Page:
American journalist Jill Carroll was freed this morning after being held for nearly three months by captors in Iraq.
Carrol, 28, who worked for several international newspapers including the Boston daily Christian Science Monitor, was kidnapped in Baghdad, on 7 January this year. Her captors were calling for the release of all Iraqi women prisoners held in US and Iraqi jails.
Responding to the news of Carroll’s release, Christian Science Monitor editor Richard Bergenheim said, "This is an exciting day, we couldn’t be happier. We are so pleased she’ll be back with her family. The prayers of people all over the world have been answered."
When Carroll was abducted in January her translator, Allan Enwiyah, was murdered. Over the months that she has been held captive an international campaign has been running for her release. Appeals and demonstrations have been made from Baghdad to Boston and Paris to Rome.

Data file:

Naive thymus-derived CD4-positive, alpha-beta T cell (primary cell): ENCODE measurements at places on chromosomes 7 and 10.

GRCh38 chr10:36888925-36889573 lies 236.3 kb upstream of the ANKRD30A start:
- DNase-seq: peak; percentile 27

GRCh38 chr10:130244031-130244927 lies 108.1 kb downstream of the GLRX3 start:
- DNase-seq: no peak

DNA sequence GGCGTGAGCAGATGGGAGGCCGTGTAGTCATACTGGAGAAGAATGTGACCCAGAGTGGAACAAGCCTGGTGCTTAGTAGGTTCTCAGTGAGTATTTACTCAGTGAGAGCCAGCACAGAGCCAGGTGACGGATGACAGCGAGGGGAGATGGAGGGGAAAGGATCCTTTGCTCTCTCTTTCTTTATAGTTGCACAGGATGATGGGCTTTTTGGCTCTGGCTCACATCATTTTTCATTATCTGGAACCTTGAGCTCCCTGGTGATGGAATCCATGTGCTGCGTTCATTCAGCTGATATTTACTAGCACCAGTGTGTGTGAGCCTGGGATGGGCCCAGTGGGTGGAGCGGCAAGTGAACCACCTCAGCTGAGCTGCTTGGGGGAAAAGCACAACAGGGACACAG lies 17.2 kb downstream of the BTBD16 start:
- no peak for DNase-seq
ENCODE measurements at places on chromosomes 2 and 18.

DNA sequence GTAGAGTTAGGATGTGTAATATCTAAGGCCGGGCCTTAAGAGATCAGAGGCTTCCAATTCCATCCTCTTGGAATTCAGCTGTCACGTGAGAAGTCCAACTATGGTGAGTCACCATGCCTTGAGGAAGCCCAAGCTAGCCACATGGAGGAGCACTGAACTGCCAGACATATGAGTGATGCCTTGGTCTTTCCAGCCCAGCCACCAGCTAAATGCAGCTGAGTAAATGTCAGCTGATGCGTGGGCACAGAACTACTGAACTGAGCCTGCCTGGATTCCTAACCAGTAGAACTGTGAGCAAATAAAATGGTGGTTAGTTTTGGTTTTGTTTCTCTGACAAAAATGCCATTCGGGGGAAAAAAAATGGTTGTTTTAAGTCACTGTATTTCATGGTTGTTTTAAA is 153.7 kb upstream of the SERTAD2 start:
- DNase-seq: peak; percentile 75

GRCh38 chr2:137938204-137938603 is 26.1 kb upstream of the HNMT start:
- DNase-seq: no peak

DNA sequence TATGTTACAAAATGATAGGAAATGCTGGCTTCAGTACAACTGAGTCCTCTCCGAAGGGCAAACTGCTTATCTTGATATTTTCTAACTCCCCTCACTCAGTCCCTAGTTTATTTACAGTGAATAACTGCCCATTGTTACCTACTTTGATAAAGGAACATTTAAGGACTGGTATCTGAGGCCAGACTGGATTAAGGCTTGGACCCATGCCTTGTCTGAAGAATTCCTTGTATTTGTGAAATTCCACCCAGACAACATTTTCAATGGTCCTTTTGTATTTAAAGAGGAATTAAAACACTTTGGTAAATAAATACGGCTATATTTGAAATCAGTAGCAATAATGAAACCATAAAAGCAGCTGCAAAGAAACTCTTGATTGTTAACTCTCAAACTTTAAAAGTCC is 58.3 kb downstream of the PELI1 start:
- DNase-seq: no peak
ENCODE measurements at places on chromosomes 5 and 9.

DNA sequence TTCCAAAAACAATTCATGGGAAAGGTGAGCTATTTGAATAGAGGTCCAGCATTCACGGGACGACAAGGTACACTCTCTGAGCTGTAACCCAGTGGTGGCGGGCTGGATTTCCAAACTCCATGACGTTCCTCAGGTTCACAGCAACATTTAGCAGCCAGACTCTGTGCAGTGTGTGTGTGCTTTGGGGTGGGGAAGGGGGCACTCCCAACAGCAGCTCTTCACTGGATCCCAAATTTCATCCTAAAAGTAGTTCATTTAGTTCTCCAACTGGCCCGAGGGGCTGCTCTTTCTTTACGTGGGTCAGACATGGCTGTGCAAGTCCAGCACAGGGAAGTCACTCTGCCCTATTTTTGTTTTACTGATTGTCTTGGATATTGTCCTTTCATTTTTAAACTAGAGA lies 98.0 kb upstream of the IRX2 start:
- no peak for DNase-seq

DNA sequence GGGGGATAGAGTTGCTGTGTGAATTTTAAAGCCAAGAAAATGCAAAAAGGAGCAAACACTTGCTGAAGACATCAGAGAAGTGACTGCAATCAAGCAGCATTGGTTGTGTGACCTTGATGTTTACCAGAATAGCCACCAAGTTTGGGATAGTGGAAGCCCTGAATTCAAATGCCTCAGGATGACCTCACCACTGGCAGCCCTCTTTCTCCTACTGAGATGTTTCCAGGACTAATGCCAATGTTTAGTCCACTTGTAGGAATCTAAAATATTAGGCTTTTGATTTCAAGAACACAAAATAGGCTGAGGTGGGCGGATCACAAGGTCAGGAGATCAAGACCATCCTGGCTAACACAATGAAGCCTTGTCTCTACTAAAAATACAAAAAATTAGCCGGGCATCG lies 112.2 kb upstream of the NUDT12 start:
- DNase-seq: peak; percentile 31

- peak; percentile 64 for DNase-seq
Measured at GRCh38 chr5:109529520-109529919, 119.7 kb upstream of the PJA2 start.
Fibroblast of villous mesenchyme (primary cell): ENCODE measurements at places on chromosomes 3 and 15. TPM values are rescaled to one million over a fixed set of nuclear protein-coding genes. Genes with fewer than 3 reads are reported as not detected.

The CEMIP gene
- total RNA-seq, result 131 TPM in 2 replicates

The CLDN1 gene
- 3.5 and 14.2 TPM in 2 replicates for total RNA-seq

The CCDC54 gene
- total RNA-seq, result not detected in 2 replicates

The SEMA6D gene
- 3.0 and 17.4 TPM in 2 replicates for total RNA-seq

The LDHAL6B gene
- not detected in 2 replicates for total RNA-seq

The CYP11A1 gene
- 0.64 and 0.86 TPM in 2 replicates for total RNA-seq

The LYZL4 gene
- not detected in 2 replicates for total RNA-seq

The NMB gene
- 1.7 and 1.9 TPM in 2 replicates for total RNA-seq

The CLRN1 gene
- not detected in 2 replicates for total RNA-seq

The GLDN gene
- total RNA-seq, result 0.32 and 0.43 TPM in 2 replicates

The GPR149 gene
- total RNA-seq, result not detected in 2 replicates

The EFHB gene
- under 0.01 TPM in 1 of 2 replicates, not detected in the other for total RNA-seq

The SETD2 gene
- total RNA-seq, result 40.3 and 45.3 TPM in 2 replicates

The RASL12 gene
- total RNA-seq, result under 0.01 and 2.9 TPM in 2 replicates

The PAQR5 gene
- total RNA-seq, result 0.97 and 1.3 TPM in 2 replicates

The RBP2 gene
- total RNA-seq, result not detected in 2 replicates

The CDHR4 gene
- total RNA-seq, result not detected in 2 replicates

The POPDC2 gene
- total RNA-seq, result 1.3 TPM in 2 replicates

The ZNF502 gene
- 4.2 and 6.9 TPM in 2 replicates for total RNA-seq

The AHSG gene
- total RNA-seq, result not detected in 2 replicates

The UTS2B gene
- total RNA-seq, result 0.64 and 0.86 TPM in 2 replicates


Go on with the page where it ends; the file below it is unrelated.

Friends and colleagues described Carroll as a Middle East correspondent with a dedication to in-depth coverage of Iraq.
"Jill’s ability to help others understand the issues facing all groups in Iraq has been invaluable," said Monitor Editor Richard Bergenheim.
The Washington Post wrote of Carroll: "Unlike most Western reporters in Baghdad, Carroll spoke Arabic well enough to easily talk to ordinary Iraqi people and interview Iraqi officials. She had picked up the language while working as a business reporter in Jordan and, in the days before her abduction, had renewed a plea to her Iraqi interpreter and driver to speak only Arabic to her as they traveled so she could improve her fluency, colleagues said. After graduating from the University of Massachusetts, Carroll worked as a reporting assistant for The Wall Street Journal until August 2002. She then moved to Jordan, and reported for the Jordan Times before pursuing a freelance career.